The Dallas MSA has become one of the hottest office markets in the country and is a contender for Amazon’s second headquarters, a “beauty contest” Tregoning hopes Dallas can win. Adding to a star-studded tenant lineup Downtown, last year WeWork established its “Southern headquarters” there, taking 84,000 square feet at the Thanksgiving Tower at 1601 Elm Street.

In the third quarter, office space in Dallas-Fort Worth continued to be absorbed at a robust rate; the market saw a decrease in vacancy; asking rents are experiencing strong upward momentum and there are currently 15 projects that remain in the construction pipeline, with a 65 percent pre-lease rate, showing a strong demand for new office product coming to market, according to a report from CBRE.

“Quietly, over the last four quarters, the Dallas central business district has led or come in second in total absorption,” Alvarado said. He said he hasn’t seen anything like that for 15 to 20 years.

In 2017, the Dallas-Fort Worth-Arlington metropolitan areas added 146,000 new residents, the most of any metro area in the U.S., while six of the top 10 fastest growing counties in the country belonged to Texas, according to the latest Census Bureau statistics. Alvarado said investors have begun to shift away from established core markets looking for high growth potential, which is currently exhibited in the Big D.

Adding to the population and job growth, the cost of living in DFW is nearly a third of the average cost to live in other major MSAs, like New York, Los Angeles and San Francisco. “It’s the cost of doing business,” Alvarado said. “The cost of renting or owning real estate is significantly lower and there is no state income tax.”

Dallas has benefited the last several years from large corporations relocating or consolidating portions of their workforce in the city. Last year, Toyota inserted thousands of people into the local economy when it moved its North American headquarters to Plano, Texas from Torrance, Calif.

“[These moves] really changed the complexion of the type of investor that looks at Dallas,” Alvarado said. “Toyota moving here made it a more international destination.”

Insurance giant State Farm has been consolidating its operations and moving chunks of employees to Dallas after rounds of layoffs last year. Boston-based insurer Liberty Mutual has also moved a sizable portion of its workforce to the $3 billion Legacy West corporate campus in Plano, joining the likes of FedEx, Boeing and J.P. Morgan Chase.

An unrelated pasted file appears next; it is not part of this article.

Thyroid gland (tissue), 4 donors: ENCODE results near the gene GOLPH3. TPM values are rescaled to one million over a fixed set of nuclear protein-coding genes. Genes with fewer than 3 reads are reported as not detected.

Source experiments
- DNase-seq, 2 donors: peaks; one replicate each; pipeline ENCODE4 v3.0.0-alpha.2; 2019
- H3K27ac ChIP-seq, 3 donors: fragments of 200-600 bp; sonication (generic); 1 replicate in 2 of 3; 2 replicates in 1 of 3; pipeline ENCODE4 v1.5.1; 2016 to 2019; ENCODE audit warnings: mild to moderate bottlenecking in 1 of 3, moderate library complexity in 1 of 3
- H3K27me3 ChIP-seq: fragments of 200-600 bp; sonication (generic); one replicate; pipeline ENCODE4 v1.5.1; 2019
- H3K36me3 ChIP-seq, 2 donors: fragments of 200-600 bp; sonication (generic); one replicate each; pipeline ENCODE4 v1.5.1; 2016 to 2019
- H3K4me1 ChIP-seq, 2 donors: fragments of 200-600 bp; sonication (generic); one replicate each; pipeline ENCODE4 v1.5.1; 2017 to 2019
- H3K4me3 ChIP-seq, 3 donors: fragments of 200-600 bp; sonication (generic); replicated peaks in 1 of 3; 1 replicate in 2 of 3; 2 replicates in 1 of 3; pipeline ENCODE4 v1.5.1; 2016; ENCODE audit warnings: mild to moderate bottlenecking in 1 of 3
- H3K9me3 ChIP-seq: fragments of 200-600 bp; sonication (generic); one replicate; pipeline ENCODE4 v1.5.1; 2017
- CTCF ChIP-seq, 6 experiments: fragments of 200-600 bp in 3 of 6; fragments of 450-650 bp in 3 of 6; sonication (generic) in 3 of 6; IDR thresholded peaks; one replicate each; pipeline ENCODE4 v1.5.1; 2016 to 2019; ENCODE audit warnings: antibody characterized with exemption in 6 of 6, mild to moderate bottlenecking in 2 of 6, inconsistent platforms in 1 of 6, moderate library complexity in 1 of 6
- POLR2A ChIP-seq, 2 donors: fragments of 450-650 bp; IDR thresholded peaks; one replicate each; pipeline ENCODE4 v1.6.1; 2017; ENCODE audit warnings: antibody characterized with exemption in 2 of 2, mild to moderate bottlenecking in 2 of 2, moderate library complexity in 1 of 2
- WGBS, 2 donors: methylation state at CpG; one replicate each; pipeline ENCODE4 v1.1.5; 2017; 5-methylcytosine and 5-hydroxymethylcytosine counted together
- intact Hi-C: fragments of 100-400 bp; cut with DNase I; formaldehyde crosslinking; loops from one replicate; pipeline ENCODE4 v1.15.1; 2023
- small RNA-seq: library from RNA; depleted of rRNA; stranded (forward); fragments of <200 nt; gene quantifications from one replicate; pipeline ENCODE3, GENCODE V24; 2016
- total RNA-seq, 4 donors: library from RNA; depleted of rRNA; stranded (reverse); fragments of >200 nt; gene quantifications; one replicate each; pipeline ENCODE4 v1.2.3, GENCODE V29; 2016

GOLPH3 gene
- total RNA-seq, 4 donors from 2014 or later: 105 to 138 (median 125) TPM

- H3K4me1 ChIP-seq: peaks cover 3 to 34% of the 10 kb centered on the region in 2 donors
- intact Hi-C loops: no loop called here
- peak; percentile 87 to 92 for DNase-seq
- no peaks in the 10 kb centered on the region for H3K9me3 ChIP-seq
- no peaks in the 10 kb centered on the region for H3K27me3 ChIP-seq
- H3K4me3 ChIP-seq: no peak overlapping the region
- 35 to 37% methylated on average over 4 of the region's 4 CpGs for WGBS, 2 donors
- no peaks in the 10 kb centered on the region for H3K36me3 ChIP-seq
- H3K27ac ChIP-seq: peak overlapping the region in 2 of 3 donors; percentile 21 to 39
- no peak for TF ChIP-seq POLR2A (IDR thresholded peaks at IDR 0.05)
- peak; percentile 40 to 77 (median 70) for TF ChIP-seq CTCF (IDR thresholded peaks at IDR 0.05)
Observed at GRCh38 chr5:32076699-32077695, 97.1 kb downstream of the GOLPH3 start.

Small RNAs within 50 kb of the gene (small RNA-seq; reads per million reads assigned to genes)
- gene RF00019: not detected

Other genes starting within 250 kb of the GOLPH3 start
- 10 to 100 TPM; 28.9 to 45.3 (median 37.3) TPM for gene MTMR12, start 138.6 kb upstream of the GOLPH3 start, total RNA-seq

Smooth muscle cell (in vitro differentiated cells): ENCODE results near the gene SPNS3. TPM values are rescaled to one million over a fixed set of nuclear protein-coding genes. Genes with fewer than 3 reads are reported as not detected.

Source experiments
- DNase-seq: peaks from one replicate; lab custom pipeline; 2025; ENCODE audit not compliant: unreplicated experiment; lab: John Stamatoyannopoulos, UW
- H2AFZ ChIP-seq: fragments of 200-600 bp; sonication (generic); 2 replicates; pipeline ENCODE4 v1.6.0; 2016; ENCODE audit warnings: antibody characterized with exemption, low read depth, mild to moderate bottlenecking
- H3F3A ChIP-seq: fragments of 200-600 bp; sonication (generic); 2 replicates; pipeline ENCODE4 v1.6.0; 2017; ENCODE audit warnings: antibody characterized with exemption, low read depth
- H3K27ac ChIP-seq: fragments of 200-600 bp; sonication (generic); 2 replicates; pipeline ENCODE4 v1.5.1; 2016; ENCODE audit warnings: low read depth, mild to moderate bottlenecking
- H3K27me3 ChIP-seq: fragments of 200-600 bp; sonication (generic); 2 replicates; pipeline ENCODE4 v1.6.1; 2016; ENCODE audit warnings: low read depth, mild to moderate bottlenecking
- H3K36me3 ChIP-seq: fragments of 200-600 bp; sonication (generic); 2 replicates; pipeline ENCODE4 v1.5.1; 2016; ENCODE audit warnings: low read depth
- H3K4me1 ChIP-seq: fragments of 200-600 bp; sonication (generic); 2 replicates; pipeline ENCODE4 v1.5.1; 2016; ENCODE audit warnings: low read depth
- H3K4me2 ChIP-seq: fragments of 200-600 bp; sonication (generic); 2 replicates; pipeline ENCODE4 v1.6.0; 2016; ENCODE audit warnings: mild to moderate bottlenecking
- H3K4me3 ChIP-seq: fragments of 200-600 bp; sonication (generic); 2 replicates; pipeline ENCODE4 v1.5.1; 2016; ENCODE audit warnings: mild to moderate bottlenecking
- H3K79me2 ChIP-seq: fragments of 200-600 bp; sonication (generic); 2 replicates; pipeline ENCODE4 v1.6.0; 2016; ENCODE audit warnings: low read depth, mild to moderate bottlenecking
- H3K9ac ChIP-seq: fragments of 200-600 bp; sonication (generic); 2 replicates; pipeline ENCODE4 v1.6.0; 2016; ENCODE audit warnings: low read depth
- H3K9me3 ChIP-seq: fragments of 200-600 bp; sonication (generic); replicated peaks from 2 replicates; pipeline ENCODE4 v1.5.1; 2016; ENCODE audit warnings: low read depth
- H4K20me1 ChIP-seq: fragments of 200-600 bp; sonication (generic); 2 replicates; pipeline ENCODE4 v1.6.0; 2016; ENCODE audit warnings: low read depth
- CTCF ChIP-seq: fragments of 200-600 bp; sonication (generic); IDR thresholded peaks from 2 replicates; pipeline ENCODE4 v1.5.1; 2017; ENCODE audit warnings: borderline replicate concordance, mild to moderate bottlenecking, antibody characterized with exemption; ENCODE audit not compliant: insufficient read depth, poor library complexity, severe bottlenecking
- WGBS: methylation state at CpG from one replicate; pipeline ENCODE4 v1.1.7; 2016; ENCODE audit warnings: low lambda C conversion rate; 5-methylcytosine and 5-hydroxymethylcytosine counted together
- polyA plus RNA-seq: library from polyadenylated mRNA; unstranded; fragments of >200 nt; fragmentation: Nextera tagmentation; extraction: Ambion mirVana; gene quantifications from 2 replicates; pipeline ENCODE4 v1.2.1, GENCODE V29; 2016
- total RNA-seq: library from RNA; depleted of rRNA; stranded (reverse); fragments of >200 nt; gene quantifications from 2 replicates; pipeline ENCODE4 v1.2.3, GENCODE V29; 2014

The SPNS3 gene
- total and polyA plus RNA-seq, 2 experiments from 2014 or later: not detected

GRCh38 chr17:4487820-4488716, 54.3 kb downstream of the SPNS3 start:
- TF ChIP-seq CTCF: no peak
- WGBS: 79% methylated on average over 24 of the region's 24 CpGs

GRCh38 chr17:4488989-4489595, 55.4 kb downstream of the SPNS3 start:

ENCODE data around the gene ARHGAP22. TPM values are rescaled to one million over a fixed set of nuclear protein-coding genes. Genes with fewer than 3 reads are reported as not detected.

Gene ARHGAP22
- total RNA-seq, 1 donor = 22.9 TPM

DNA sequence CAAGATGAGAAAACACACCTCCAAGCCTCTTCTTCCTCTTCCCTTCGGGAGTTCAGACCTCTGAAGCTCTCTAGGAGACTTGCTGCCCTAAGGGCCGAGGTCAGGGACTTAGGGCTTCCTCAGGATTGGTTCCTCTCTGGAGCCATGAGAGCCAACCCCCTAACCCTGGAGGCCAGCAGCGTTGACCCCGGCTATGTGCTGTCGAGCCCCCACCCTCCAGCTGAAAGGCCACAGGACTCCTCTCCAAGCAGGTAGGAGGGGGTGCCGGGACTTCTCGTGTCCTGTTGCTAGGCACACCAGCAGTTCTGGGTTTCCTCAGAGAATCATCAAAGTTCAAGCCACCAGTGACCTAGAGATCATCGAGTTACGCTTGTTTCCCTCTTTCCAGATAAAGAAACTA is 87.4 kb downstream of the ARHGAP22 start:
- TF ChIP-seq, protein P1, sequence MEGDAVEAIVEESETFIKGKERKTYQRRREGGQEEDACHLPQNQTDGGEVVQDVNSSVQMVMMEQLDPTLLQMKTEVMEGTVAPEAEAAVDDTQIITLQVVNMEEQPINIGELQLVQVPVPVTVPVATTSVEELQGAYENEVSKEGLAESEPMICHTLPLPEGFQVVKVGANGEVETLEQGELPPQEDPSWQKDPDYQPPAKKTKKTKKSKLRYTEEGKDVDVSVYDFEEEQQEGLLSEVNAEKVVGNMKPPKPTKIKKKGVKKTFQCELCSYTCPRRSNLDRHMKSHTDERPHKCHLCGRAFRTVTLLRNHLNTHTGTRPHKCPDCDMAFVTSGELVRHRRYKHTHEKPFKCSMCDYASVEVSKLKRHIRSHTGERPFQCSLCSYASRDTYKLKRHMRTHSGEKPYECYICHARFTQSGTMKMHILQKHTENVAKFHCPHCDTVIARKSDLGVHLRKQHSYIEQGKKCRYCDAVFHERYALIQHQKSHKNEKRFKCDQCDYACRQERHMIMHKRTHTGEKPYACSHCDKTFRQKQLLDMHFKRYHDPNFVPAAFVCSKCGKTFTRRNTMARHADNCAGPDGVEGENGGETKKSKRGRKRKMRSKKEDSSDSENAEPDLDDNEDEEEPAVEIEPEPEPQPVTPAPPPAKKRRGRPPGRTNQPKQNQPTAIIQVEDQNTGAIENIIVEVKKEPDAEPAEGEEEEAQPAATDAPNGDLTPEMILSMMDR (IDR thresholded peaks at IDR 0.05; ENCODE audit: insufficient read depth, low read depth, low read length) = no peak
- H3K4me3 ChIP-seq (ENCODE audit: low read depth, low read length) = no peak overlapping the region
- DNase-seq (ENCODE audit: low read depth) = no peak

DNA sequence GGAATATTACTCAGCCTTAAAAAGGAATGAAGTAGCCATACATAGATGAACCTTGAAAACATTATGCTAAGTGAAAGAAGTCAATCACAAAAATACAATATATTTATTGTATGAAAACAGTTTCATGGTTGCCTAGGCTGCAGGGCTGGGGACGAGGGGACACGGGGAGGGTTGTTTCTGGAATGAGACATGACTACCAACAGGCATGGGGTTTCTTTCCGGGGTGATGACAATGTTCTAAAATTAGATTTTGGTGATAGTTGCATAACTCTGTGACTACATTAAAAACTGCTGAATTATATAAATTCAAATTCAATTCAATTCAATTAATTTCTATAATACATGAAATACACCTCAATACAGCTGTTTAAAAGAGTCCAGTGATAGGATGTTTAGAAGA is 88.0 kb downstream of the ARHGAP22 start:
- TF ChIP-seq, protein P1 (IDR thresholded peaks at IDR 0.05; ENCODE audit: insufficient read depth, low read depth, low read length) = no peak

“We started a search for the best places to put a new location. We started, believe it or not, with 900 cities; we ended up in Plano, Texas,” Liberty Mutual CEO David Long said in November 2017.

What’s more, a private company by the name of Texas Central Partners recently locked in a $300 million loan from Japan Bank for International Cooperation to begin construction next year on a roughly $12 billion high-speed bullet train that will connect DFW and Houston; it’s slated to finish in 2024. The rail, using Central Japan Railway Company’s N700-I Bullet high-speed rail system design, is the first of its kind in the U.S. It will serve millions of potential riders as well as the tens of thousands of “super commuters” who travel between Dallas and Houston at least once a week.

Texas Central Partners expects the rail to create 10,000 jobs for each year of construction, 1,500 permanent jobs once it’s complete and it expects the direct economic impact of the train to exceed $36 billion over the next 25 years, as per information provided by Texas Central.

In Dallas, Headington’s expansion push is far from over. In March, it announced the acquisition of the Davis Building, a 20-story residential building at 1309 Main Street, where it’s planned a $45 million renovation. It’s the firm’s first residential project Downtown—to be renamed Drakestone—and it’s set to open in the spring 2019.

The firm is also exploring development opportunities just a couple blocks north of Downtown at the intersection of Ross Avenue and Field Street, where it has scooped up 10 acres of development space since 2011. In a nod to Tim Headington’s history in film production, Tregoning said the firm is considering adding a film center, with a museum as well as offices for the local film society, that would host festivals and screenings and production work.

Right now, “Ross and Field,” as Tregoning refers to it, is mostly surface parking lots; but the sky’s the limit. Allegedly, everything’s bigger in Texas.